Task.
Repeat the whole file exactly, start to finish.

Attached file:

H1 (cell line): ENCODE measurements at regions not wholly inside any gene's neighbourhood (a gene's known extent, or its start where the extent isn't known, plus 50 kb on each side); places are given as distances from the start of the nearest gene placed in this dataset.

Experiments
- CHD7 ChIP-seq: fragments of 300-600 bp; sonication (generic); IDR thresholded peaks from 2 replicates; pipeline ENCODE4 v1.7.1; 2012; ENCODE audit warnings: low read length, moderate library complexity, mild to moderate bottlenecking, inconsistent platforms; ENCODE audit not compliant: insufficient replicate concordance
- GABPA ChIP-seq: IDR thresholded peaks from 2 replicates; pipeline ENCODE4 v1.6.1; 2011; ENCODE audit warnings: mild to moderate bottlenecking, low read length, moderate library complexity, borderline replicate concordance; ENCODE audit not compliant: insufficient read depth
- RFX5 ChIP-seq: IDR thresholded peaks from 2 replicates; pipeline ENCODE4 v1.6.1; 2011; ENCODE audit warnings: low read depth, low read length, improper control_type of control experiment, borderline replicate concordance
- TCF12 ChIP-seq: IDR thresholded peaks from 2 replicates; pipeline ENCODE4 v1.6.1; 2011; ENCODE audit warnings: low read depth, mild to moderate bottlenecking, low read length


H1 (cell line): ENCODE measurements at regions not wholly inside any gene's neighbourhood (a gene's known extent, or its start where the extent isn't known, plus 50 kb on each side); places are given as distances from the start of the nearest gene placed in this dataset.

Experiments
- CHD7 ChIP-seq: fragments of 300-600 bp; sonication (generic); IDR thresholded peaks from 2 replicates; pipeline ENCODE4 v1.7.1; 2012; ENCODE audit warnings: low read length, moderate library complexity, mild to moderate bottlenecking, inconsistent platforms; ENCODE audit not compliant: insufficient replicate concordance
- GABPA ChIP-seq: IDR thresholded peaks from 2 replicates; pipeline ENCODE4 v1.6.1; 2011; ENCODE audit warnings: mild to moderate bottlenecking, low read length, moderate library complexity, borderline replicate concordance; ENCODE audit not compliant: insufficient read depth
- RFX5 ChIP-seq: IDR thresholded peaks from 2 replicates; pipeline ENCODE4 v1.6.1; 2011; ENCODE audit warnings: low read depth, low read length, improper control_type of control experiment, borderline replicate concordance
- TCF12 ChIP-seq: IDR thresholded peaks from 2 replicates; pipeline ENCODE4 v1.6.1; 2011; ENCODE audit warnings: low read depth, mild to moderate bottlenecking, low read length